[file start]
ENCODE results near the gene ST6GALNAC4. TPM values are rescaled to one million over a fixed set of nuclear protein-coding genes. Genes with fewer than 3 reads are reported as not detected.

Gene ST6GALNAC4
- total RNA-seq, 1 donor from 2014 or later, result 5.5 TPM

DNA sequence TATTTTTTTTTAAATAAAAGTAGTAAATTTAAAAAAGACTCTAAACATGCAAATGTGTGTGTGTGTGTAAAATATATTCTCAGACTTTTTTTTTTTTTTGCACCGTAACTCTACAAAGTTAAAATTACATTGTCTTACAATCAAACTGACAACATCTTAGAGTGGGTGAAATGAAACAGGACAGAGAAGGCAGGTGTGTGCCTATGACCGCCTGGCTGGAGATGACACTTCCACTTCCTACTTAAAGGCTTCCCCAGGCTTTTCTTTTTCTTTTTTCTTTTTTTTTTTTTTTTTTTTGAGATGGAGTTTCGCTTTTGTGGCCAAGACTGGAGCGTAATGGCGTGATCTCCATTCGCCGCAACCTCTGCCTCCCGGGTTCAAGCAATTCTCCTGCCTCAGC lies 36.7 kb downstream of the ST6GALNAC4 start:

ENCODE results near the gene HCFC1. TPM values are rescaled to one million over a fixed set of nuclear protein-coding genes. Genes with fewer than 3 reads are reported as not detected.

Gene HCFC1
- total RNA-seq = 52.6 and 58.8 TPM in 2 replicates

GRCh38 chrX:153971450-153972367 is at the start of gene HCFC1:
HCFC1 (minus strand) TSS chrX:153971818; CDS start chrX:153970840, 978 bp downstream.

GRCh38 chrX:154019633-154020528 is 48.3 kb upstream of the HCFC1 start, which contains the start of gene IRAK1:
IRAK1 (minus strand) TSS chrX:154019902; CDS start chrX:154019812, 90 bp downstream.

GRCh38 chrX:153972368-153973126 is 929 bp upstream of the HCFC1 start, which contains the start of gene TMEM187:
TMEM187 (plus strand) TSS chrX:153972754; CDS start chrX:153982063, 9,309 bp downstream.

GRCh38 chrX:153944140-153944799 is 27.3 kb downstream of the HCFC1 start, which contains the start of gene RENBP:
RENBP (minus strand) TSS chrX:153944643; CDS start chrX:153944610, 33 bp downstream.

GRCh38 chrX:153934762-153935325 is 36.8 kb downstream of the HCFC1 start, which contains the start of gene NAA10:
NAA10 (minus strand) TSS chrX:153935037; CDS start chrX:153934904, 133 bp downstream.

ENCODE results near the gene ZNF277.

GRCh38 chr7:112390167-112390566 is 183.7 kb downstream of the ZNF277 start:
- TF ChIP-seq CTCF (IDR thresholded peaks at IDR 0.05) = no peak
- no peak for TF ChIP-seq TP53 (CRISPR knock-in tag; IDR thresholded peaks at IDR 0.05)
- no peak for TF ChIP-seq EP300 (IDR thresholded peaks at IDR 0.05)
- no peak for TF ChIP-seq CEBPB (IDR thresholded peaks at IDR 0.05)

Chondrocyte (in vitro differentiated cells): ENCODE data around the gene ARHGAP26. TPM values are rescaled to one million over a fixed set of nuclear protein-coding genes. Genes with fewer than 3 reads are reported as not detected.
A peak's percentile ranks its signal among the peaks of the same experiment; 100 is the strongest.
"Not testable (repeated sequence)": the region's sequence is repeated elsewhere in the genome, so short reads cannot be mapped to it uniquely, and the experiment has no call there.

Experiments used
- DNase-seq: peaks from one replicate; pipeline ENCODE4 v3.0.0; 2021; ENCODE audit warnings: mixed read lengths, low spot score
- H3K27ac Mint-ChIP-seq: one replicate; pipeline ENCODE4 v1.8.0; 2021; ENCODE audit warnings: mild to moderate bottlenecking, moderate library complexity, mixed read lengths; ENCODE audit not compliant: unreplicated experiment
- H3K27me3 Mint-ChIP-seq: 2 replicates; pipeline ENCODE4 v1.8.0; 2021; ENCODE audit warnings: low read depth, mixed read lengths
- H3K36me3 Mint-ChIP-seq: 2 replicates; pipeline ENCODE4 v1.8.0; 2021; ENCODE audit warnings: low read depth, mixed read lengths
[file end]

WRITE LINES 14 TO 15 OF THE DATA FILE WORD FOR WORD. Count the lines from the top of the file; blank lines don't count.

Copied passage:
GRCh38 chrX:153944140-153944799 is 27.3 kb downstream of the HCFC1 start, which contains the start of gene RENBP:
RENBP (minus strand) TSS chrX:153944643; CDS start chrX:153944610, 33 bp downstream.